We need to fight hate speech carefully and systematically, while having in mind that this fight must not have the unjustified limitation to the right of expression as a consequence.

On social networks, in media, there must not be a space for hatred. And there is no BUT!

It’s true, we have the right to think what we want, but placing everything under the cover of freedom of speech is impossible.

Defamatory offenses are not freedom of speech.
Threats are not freedom of speech.
Cursing too.

Some claim that determining that boundary is impossible because we cannot tell people what they can and cannot talk about.

But, we can and we must. Hate-mongering must be sanctioned.

We cannot forbid somebody to think, but we can and we must prevent them from poisoning the society with sick words.

To sum up:

A) The goal of a serious media outlet is to inform
B) Present more facts (which are verifiable)
C) Quote the source
D) Protect the the identity of the person that provides information with your life
E) Do not take sides

At last, bear in mind that Truth cannot be twisted. When it’s subjected to spin, that’s always temporary… Somehow, even after some time or in a different place, it will come to light.

The “Faces of Free Expression” session also included a long discussion about examples from around the world noted by IFEX, and additional cases from Macedonia, Ukraine, and Kyrgistan.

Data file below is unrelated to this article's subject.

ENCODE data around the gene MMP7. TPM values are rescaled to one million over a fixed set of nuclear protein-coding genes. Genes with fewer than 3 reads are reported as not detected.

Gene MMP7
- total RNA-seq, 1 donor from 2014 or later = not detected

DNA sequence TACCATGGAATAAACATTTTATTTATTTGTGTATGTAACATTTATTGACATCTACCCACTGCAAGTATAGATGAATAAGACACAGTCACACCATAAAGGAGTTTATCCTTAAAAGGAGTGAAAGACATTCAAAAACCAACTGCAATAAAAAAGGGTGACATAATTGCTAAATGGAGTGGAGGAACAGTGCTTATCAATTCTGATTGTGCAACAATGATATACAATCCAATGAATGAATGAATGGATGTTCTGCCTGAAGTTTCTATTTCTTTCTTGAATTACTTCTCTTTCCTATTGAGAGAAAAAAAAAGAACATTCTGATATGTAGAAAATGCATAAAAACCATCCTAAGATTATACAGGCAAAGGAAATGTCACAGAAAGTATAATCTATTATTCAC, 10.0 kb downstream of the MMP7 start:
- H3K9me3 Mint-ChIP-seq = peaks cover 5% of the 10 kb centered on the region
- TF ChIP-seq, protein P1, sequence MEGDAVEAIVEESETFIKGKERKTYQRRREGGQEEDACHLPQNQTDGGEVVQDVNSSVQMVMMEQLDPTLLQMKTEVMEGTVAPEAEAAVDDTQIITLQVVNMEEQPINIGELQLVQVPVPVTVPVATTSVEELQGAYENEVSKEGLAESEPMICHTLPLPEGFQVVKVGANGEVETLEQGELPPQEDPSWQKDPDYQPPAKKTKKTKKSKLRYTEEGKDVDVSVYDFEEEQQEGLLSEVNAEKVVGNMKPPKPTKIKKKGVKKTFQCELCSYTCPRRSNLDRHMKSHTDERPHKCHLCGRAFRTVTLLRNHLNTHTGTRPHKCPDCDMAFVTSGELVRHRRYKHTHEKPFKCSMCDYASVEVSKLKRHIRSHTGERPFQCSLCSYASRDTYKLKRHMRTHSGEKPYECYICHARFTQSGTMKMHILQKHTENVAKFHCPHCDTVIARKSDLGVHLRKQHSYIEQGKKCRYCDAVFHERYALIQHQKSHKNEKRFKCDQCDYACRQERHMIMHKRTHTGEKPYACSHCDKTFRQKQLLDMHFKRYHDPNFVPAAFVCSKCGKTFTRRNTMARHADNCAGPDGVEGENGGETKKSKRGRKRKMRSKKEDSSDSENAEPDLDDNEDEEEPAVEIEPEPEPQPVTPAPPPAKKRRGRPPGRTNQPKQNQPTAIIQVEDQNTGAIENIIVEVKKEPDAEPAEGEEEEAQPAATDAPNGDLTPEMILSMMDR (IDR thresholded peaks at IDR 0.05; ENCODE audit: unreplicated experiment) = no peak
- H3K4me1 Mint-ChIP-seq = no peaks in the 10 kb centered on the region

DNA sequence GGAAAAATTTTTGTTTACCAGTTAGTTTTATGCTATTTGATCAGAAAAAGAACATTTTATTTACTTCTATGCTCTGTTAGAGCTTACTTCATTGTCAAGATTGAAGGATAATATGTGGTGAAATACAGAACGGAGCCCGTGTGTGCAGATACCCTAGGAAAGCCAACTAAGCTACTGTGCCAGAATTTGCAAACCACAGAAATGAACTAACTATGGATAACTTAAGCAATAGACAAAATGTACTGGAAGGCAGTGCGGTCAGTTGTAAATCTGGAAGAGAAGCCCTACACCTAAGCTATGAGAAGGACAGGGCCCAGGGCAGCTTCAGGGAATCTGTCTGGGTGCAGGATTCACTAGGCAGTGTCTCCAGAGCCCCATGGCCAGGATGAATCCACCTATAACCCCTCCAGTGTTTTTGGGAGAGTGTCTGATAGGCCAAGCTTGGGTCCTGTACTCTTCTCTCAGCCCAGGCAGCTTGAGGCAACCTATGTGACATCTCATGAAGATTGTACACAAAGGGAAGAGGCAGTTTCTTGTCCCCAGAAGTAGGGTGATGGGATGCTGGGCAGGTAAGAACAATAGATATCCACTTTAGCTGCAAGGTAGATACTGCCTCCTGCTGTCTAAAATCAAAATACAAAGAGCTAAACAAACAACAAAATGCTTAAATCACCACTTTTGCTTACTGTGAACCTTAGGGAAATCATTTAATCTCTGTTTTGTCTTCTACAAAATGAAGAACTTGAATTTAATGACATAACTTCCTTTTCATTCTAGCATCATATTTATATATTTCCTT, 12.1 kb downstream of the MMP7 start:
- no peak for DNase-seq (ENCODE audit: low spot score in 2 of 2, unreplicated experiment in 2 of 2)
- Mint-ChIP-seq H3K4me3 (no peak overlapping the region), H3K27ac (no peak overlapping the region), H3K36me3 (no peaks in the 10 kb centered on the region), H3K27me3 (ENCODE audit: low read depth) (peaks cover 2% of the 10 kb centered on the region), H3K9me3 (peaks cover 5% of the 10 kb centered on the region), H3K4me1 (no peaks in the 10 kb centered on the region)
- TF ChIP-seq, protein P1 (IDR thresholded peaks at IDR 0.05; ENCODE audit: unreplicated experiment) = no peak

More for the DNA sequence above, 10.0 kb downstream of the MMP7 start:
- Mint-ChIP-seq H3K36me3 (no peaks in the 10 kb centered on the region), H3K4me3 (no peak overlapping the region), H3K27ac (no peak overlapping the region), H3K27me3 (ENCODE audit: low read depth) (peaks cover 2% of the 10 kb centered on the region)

Within the space for discussion, Mr. Kezharovski also disclosed some of the particulars of his case, as one of the examples which demonstrate the threats to freedom of expression in the regions of Europe and Eurasia.

He noted that when in 2013 he was unjustly imprisoned it was crucial for him that he received vocal support of his colleagues, through both domestic and international organizations, and also by the general public. According to him this was unusual during the reign of former regime in Macedonia (2006-2017). Members of other professions such as lawyers, judges or doctors had been imprisoned and put on show trials during the same period too, but their colleagues failed to stand up to the corrupt authorities.

Kezharovski noted that it was the public attention on his case that had literally kept him alive while in prison. He confessed that an official he didn’t name, had told him later that if the public reaction had not been so swift and wide-reaching, he ‘would had drowned in a bucket’, making allusion to mysterious 2008 death of an inmate (also a journalist) who, according to New York Times “was found in the cell he was sharing with two other men, his head in a bucket of water. The police said the death seemed to be a suicide.”